Apple rolled out the fourth developer beta of iOS 16 on Wednesday, July 27, and this new version will limit the ability to edit messages in iMessage. Apple would like to limit the potential abuse of malicious users who could create fake conversations by exploiting the editing feature of its messaging app.
Thus, in iOS 16, Apple will limit the conditions under which you can edit or even delete a message after sending it. The manufacturer has even provided a history feature so that each member of the same conversation can check the changes made to messages.
5 changes, then you're done
The update to iOS 16 will allow iPhone users to edit their iMessages after they've sent them. But Apple has limited that ability to five iterations. You won't be able to edit the same message more than five times after sending it. Once that quota is exceeded, the option to edit will simply not appear.
You still have 15 minutes after sending to edit a message. On the other hand, you only have 2 minutes to cancel the sending of a message on iMessage.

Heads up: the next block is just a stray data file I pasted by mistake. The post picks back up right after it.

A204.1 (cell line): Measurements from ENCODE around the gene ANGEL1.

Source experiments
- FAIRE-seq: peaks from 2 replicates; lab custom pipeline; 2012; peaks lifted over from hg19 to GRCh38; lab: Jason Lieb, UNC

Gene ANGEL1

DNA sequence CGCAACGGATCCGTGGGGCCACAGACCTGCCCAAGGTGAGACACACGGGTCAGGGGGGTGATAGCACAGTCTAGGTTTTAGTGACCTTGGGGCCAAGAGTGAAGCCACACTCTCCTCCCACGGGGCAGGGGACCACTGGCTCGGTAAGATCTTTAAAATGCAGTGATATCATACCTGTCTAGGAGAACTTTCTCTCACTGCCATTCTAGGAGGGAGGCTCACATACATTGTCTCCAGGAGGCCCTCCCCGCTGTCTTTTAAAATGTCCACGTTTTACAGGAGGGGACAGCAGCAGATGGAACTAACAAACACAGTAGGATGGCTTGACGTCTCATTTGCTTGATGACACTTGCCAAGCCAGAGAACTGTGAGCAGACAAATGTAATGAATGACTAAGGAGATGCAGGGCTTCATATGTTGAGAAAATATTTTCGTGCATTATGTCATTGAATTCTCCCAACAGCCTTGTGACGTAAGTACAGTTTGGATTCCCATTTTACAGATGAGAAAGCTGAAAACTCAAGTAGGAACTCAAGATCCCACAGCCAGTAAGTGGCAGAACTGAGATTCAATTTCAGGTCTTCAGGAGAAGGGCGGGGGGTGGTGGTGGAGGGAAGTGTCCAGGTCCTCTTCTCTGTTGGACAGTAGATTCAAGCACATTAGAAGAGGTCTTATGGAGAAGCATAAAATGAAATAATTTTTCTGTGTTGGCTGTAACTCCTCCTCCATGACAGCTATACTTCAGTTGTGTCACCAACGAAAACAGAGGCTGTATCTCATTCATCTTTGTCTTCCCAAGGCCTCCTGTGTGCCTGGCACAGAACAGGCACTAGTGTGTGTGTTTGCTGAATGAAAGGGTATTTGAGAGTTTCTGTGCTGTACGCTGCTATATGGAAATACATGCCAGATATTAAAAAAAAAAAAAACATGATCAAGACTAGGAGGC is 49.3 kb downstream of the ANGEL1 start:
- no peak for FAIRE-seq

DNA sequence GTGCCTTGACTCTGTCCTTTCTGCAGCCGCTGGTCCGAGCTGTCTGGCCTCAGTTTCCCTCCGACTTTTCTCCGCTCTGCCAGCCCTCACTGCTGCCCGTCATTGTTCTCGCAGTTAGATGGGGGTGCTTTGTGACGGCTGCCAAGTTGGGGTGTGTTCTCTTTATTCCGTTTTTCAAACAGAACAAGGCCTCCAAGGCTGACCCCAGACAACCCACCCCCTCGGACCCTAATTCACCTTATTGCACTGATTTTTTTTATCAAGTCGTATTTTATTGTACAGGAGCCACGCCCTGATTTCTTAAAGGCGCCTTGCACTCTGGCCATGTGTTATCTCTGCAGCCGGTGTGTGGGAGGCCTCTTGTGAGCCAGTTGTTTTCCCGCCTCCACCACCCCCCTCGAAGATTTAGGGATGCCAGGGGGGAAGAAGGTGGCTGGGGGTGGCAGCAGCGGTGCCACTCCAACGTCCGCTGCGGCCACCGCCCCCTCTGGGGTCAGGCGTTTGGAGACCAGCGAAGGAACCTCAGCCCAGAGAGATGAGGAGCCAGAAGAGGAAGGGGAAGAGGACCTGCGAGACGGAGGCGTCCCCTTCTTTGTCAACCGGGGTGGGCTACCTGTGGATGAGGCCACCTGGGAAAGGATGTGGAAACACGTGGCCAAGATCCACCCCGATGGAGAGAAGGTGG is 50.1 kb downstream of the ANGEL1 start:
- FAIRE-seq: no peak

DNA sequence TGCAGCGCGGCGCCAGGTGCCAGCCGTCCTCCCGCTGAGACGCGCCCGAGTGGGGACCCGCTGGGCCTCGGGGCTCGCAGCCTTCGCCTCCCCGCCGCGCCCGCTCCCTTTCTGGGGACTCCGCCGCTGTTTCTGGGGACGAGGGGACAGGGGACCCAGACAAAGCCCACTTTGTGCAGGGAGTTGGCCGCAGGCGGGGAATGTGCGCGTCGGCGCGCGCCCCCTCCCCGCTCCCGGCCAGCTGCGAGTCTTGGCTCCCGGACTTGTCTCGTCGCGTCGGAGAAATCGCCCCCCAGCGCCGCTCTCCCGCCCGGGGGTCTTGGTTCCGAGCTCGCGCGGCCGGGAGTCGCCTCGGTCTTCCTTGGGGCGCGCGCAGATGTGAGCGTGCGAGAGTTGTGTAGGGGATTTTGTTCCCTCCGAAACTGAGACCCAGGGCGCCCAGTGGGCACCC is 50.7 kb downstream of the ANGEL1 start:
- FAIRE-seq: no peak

Another notable detail is that Apple has implemented a history function to keep track of all the changes made in a conversation. This history saves every change made by every member of a given discussion. And all participants can view it to see who changed what message and how.
Change history is not compatible with previous iOS versions
Older versions then appear in a slightly more transparent form, above the original modified message. Just press the "Edited" button that appears under each message that has been edited.
The idea is to prevent a malicious user from fabricating false conversations or hijacking your replies by editing their messages at will and without your knowledge.
But that's all well and good, except that the history feature is not compatible with the previous versions prior to iOS 16, at least not for now. So Apple has come up with a solution that consists of sending the same message a second time, but this time with the words "Edited to".
A solution that should only be temporary, until Apple's developers find a more intuitive and especially more secure way to make all its users benefit from this function.
What do you think of this Apple feature?